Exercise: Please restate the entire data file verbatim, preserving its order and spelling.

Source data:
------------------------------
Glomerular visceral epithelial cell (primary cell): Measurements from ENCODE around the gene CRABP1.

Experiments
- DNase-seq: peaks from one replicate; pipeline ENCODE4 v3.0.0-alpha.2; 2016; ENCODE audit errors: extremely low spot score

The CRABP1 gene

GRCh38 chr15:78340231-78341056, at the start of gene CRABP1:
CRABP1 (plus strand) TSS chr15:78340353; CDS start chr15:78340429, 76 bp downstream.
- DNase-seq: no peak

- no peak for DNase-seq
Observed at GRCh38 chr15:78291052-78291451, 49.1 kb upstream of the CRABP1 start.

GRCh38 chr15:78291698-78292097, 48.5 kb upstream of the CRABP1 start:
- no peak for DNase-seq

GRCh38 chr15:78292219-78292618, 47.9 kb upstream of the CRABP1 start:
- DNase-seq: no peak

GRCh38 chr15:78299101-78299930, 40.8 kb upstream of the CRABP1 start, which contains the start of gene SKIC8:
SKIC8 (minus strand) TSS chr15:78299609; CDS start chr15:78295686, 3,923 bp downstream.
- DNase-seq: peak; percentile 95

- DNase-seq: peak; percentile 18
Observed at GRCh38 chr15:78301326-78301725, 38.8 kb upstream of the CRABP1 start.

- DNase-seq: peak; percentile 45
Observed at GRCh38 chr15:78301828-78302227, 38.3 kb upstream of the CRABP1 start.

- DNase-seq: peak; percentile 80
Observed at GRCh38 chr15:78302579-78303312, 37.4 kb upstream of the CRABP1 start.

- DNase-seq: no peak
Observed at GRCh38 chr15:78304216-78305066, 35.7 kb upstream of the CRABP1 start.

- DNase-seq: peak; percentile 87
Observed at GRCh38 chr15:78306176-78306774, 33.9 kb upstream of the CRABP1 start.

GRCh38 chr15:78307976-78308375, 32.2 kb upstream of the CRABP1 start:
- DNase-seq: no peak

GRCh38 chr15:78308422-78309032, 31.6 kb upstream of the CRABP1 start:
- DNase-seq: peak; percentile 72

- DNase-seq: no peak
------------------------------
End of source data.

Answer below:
Glomerular visceral epithelial cell (primary cell): Measurements from ENCODE around the gene CRABP1.

Experiments
- DNase-seq: peaks from one replicate; pipeline ENCODE4 v3.0.0-alpha.2; 2016; ENCODE audit errors: extremely low spot score

The CRABP1 gene

GRCh38 chr15:78340231-78341056, at the start of gene CRABP1:
CRABP1 (plus strand) TSS chr15:78340353; CDS start chr15:78340429, 76 bp downstream.
- DNase-seq: no peak

- no peak for DNase-seq
Observed at GRCh38 chr15:78291052-78291451, 49.1 kb upstream of the CRABP1 start.

GRCh38 chr15:78291698-78292097, 48.5 kb upstream of the CRABP1 start:
- no peak for DNase-seq

GRCh38 chr15:78292219-78292618, 47.9 kb upstream of the CRABP1 start:
- DNase-seq: no peak

GRCh38 chr15:78299101-78299930, 40.8 kb upstream of the CRABP1 start, which contains the start of gene SKIC8:
SKIC8 (minus strand) TSS chr15:78299609; CDS start chr15:78295686, 3,923 bp downstream.
- DNase-seq: peak; percentile 95

- DNase-seq: peak; percentile 18
Observed at GRCh38 chr15:78301326-78301725, 38.8 kb upstream of the CRABP1 start.

- DNase-seq: peak; percentile 45
Observed at GRCh38 chr15:78301828-78302227, 38.3 kb upstream of the CRABP1 start.

- DNase-seq: peak; percentile 80
Observed at GRCh38 chr15:78302579-78303312, 37.4 kb upstream of the CRABP1 start.

- DNase-seq: no peak
Observed at GRCh38 chr15:78304216-78305066, 35.7 kb upstream of the CRABP1 start.

- DNase-seq: peak; percentile 87
Observed at GRCh38 chr15:78306176-78306774, 33.9 kb upstream of the CRABP1 start.

GRCh38 chr15:78307976-78308375, 32.2 kb upstream of the CRABP1 start:
- DNase-seq: no peak

GRCh38 chr15:78308422-78309032, 31.6 kb upstream of the CRABP1 start:
- DNase-seq: peak; percentile 72

- DNase-seq: no peak